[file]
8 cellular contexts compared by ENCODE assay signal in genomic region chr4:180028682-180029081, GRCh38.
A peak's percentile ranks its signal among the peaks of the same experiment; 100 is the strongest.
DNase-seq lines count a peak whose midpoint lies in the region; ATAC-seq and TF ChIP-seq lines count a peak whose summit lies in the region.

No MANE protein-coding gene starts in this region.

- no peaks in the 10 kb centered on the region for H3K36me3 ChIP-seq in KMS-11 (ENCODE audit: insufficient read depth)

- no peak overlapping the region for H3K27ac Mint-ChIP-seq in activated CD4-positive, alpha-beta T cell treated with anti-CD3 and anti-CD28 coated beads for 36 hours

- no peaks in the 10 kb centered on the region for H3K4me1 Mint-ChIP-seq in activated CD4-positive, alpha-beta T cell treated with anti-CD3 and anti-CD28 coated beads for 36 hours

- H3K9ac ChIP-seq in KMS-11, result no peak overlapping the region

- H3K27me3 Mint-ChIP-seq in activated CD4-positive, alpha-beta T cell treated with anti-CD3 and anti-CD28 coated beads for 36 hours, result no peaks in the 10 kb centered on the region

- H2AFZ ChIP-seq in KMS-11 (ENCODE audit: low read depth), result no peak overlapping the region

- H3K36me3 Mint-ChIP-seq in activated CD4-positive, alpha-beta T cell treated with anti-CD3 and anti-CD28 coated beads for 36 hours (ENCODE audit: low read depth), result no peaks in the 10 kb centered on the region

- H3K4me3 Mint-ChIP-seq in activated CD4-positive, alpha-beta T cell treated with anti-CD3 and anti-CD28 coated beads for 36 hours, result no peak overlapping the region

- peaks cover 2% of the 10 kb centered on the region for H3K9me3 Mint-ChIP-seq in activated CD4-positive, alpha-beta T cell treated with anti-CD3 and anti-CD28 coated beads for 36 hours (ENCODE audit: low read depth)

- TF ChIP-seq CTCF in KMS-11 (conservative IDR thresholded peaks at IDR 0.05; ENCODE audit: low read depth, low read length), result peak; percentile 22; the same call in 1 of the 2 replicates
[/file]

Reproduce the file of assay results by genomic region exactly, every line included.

8 cellular contexts compared by ENCODE assay signal in genomic region chr4:180028682-180029081, GRCh38.
A peak's percentile ranks its signal among the peaks of the same experiment; 100 is the strongest.
DNase-seq lines count a peak whose midpoint lies in the region; ATAC-seq and TF ChIP-seq lines count a peak whose summit lies in the region.

No MANE protein-coding gene starts in this region.

- no peaks in the 10 kb centered on the region for H3K36me3 ChIP-seq in KMS-11 (ENCODE audit: insufficient read depth)

- no peak overlapping the region for H3K27ac Mint-ChIP-seq in activated CD4-positive, alpha-beta T cell treated with anti-CD3 and anti-CD28 coated beads for 36 hours

- no peaks in the 10 kb centered on the region for H3K4me1 Mint-ChIP-seq in activated CD4-positive, alpha-beta T cell treated with anti-CD3 and anti-CD28 coated beads for 36 hours

- H3K9ac ChIP-seq in KMS-11, result no peak overlapping the region

- H3K27me3 Mint-ChIP-seq in activated CD4-positive, alpha-beta T cell treated with anti-CD3 and anti-CD28 coated beads for 36 hours, result no peaks in the 10 kb centered on the region

- H2AFZ ChIP-seq in KMS-11 (ENCODE audit: low read depth), result no peak overlapping the region

- H3K36me3 Mint-ChIP-seq in activated CD4-positive, alpha-beta T cell treated with anti-CD3 and anti-CD28 coated beads for 36 hours (ENCODE audit: low read depth), result no peaks in the 10 kb centered on the region

- H3K4me3 Mint-ChIP-seq in activated CD4-positive, alpha-beta T cell treated with anti-CD3 and anti-CD28 coated beads for 36 hours, result no peak overlapping the region

- peaks cover 2% of the 10 kb centered on the region for H3K9me3 Mint-ChIP-seq in activated CD4-positive, alpha-beta T cell treated with anti-CD3 and anti-CD28 coated beads for 36 hours (ENCODE audit: low read depth)

- TF ChIP-seq CTCF in KMS-11 (conservative IDR thresholded peaks at IDR 0.05; ENCODE audit: low read depth, low read length), result peak; percentile 22; the same call in 1 of the 2 replicates